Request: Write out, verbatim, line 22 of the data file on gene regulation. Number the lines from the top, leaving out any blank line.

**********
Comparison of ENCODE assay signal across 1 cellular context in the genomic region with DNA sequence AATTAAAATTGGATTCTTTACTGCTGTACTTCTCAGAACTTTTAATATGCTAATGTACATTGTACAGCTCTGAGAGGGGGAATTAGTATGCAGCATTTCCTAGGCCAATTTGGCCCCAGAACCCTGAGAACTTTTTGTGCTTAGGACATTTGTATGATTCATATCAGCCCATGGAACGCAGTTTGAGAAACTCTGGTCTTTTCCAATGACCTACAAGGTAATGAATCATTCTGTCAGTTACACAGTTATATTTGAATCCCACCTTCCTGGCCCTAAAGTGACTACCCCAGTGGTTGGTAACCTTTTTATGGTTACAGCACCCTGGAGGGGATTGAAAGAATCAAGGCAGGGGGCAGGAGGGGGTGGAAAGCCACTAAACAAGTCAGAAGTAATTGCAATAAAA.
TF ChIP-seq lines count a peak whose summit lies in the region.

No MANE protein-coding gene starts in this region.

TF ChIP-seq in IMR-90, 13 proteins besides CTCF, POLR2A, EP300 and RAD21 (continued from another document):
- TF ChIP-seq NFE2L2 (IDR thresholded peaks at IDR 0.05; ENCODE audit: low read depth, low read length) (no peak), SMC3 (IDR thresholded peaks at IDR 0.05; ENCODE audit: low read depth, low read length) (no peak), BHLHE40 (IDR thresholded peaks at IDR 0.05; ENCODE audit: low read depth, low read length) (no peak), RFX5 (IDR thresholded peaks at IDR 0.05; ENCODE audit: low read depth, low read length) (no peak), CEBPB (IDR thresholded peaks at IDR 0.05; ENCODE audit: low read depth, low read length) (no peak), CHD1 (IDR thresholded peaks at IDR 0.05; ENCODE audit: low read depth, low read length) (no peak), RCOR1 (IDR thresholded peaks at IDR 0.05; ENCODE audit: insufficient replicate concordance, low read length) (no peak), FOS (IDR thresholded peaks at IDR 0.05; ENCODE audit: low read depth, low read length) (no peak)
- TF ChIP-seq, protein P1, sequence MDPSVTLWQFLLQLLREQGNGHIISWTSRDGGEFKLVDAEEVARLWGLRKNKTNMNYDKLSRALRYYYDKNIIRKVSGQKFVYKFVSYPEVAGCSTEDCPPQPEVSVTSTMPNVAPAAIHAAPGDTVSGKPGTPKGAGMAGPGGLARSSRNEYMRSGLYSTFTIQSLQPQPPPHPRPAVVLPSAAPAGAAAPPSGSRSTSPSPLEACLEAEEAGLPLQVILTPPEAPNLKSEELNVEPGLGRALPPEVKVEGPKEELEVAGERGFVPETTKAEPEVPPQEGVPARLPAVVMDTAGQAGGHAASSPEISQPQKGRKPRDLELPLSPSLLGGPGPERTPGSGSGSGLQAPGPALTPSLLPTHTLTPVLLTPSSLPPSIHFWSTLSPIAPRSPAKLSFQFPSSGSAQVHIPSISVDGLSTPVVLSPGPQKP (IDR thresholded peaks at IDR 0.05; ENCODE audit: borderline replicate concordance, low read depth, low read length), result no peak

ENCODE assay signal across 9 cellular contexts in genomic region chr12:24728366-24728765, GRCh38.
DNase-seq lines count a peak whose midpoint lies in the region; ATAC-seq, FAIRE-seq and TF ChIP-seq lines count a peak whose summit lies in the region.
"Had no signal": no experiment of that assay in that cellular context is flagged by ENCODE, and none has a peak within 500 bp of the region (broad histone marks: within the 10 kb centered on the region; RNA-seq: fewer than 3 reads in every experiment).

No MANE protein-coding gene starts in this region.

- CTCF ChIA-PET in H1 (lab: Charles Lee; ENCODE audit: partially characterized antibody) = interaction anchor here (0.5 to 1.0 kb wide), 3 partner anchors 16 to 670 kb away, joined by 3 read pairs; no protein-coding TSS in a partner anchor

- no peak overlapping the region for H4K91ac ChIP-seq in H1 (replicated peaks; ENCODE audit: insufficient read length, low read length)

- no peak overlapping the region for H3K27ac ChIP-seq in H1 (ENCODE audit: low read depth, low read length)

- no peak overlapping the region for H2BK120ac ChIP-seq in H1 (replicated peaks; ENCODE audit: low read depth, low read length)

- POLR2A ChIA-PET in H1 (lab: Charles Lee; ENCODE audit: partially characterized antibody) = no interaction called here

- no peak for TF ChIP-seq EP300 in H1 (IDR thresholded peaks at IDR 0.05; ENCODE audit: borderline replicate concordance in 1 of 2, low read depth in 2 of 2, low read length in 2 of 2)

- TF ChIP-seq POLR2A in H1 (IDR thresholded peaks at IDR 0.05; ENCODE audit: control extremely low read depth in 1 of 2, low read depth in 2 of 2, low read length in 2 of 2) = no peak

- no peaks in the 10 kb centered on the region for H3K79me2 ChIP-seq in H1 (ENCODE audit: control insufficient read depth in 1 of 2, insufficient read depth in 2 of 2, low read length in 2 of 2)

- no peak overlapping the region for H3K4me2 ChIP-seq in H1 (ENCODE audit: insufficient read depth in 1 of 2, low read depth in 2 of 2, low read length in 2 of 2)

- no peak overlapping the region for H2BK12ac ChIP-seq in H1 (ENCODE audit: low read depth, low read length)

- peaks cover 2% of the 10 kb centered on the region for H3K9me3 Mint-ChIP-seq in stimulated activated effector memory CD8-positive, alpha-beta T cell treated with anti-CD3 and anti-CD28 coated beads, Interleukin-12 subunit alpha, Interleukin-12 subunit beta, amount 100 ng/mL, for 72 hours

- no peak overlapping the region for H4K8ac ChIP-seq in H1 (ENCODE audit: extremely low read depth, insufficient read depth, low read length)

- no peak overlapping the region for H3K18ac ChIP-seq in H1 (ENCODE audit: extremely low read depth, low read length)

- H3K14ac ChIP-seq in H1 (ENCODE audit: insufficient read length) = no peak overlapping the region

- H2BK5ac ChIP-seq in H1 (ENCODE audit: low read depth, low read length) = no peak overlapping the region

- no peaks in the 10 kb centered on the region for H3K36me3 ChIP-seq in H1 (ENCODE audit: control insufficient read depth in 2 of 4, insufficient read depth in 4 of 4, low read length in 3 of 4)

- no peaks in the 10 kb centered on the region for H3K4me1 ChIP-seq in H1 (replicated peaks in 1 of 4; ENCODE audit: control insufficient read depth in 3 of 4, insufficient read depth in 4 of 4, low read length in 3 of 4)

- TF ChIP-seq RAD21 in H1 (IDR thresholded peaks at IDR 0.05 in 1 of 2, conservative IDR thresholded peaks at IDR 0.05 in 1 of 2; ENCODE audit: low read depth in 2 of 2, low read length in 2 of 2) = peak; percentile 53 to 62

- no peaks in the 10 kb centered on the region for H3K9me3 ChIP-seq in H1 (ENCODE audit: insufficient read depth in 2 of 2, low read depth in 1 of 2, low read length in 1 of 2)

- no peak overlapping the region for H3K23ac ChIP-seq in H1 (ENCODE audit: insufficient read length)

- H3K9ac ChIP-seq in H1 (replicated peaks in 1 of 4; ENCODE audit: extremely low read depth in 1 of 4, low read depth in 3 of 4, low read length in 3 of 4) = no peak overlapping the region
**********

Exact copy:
- no peak overlapping the region for H4K8ac ChIP-seq in H1 (ENCODE audit: extremely low read depth, insufficient read depth, low read length)